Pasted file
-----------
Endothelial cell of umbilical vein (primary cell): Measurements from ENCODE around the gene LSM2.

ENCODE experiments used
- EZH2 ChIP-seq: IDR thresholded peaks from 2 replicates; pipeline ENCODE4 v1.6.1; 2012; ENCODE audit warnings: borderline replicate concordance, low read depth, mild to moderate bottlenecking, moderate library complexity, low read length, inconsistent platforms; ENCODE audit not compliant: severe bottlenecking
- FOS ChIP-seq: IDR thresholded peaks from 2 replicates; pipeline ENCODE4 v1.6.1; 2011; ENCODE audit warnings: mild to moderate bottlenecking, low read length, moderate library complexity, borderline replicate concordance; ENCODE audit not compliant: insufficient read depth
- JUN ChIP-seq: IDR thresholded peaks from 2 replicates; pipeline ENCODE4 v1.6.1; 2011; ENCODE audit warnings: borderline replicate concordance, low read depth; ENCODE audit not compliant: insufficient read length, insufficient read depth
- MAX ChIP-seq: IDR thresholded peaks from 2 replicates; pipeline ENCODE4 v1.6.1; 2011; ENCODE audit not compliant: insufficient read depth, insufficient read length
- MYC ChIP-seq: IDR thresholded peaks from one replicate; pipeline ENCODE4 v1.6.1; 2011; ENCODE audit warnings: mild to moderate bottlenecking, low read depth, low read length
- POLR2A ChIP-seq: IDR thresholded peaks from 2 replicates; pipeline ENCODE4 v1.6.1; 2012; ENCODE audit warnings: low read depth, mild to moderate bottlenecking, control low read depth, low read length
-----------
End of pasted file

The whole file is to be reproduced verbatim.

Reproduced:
Endothelial cell of umbilical vein (primary cell): Measurements from ENCODE around the gene LSM2.

ENCODE experiments used
- EZH2 ChIP-seq: IDR thresholded peaks from 2 replicates; pipeline ENCODE4 v1.6.1; 2012; ENCODE audit warnings: borderline replicate concordance, low read depth, mild to moderate bottlenecking, moderate library complexity, low read length, inconsistent platforms; ENCODE audit not compliant: severe bottlenecking
- FOS ChIP-seq: IDR thresholded peaks from 2 replicates; pipeline ENCODE4 v1.6.1; 2011; ENCODE audit warnings: mild to moderate bottlenecking, low read length, moderate library complexity, borderline replicate concordance; ENCODE audit not compliant: insufficient read depth
- JUN ChIP-seq: IDR thresholded peaks from 2 replicates; pipeline ENCODE4 v1.6.1; 2011; ENCODE audit warnings: borderline replicate concordance, low read depth; ENCODE audit not compliant: insufficient read length, insufficient read depth
- MAX ChIP-seq: IDR thresholded peaks from 2 replicates; pipeline ENCODE4 v1.6.1; 2011; ENCODE audit not compliant: insufficient read depth, insufficient read length
- MYC ChIP-seq: IDR thresholded peaks from one replicate; pipeline ENCODE4 v1.6.1; 2011; ENCODE audit warnings: mild to moderate bottlenecking, low read depth, low read length
- POLR2A ChIP-seq: IDR thresholded peaks from 2 replicates; pipeline ENCODE4 v1.6.1; 2012; ENCODE audit warnings: low read depth, mild to moderate bottlenecking, control low read depth, low read length